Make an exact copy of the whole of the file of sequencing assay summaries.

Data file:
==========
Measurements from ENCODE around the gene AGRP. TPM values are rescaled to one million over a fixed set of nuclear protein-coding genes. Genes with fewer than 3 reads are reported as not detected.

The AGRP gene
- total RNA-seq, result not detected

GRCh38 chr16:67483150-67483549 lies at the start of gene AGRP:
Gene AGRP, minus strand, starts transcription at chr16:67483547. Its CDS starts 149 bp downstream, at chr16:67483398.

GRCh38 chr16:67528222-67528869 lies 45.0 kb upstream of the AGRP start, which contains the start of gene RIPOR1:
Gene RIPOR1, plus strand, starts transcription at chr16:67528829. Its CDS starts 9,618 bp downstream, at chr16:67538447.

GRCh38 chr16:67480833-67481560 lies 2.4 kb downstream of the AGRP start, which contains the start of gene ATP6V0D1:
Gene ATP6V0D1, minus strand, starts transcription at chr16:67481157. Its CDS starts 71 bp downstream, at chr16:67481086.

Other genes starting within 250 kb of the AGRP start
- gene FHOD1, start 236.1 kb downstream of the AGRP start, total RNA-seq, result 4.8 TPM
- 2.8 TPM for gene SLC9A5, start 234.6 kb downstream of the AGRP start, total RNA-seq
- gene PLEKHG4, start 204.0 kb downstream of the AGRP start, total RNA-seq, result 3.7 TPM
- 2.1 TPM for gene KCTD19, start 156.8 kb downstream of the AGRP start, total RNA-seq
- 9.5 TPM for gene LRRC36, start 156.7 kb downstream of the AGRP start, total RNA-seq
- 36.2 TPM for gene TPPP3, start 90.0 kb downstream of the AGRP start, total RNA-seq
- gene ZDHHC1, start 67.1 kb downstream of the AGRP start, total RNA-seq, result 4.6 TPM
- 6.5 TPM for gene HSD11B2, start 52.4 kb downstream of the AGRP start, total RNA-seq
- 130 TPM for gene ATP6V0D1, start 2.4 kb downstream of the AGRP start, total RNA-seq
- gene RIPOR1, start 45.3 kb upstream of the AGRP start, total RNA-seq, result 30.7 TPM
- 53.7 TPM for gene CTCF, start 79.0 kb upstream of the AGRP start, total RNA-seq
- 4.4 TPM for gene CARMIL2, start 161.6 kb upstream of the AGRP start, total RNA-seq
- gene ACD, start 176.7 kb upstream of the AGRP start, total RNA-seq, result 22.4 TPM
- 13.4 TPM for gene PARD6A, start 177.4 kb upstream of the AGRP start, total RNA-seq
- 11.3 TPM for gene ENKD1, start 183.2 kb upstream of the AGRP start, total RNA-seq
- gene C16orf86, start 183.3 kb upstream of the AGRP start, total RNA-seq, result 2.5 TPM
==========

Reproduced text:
Measurements from ENCODE around the gene AGRP. TPM values are rescaled to one million over a fixed set of nuclear protein-coding genes. Genes with fewer than 3 reads are reported as not detected.

The AGRP gene
- total RNA-seq, result not detected

GRCh38 chr16:67483150-67483549 lies at the start of gene AGRP:
Gene AGRP, minus strand, starts transcription at chr16:67483547. Its CDS starts 149 bp downstream, at chr16:67483398.

GRCh38 chr16:67528222-67528869 lies 45.0 kb upstream of the AGRP start, which contains the start of gene RIPOR1:
Gene RIPOR1, plus strand, starts transcription at chr16:67528829. Its CDS starts 9,618 bp downstream, at chr16:67538447.

GRCh38 chr16:67480833-67481560 lies 2.4 kb downstream of the AGRP start, which contains the start of gene ATP6V0D1:
Gene ATP6V0D1, minus strand, starts transcription at chr16:67481157. Its CDS starts 71 bp downstream, at chr16:67481086.

Other genes starting within 250 kb of the AGRP start
- gene FHOD1, start 236.1 kb downstream of the AGRP start, total RNA-seq, result 4.8 TPM
- 2.8 TPM for gene SLC9A5, start 234.6 kb downstream of the AGRP start, total RNA-seq
- gene PLEKHG4, start 204.0 kb downstream of the AGRP start, total RNA-seq, result 3.7 TPM
- 2.1 TPM for gene KCTD19, start 156.8 kb downstream of the AGRP start, total RNA-seq
- 9.5 TPM for gene LRRC36, start 156.7 kb downstream of the AGRP start, total RNA-seq
- 36.2 TPM for gene TPPP3, start 90.0 kb downstream of the AGRP start, total RNA-seq
- gene ZDHHC1, start 67.1 kb downstream of the AGRP start, total RNA-seq, result 4.6 TPM
- 6.5 TPM for gene HSD11B2, start 52.4 kb downstream of the AGRP start, total RNA-seq
- 130 TPM for gene ATP6V0D1, start 2.4 kb downstream of the AGRP start, total RNA-seq
- gene RIPOR1, start 45.3 kb upstream of the AGRP start, total RNA-seq, result 30.7 TPM
- 53.7 TPM for gene CTCF, start 79.0 kb upstream of the AGRP start, total RNA-seq
- 4.4 TPM for gene CARMIL2, start 161.6 kb upstream of the AGRP start, total RNA-seq
- gene ACD, start 176.7 kb upstream of the AGRP start, total RNA-seq, result 22.4 TPM
- 13.4 TPM for gene PARD6A, start 177.4 kb upstream of the AGRP start, total RNA-seq
- 11.3 TPM for gene ENKD1, start 183.2 kb upstream of the AGRP start, total RNA-seq
- gene C16orf86, start 183.3 kb upstream of the AGRP start, total RNA-seq, result 2.5 TPM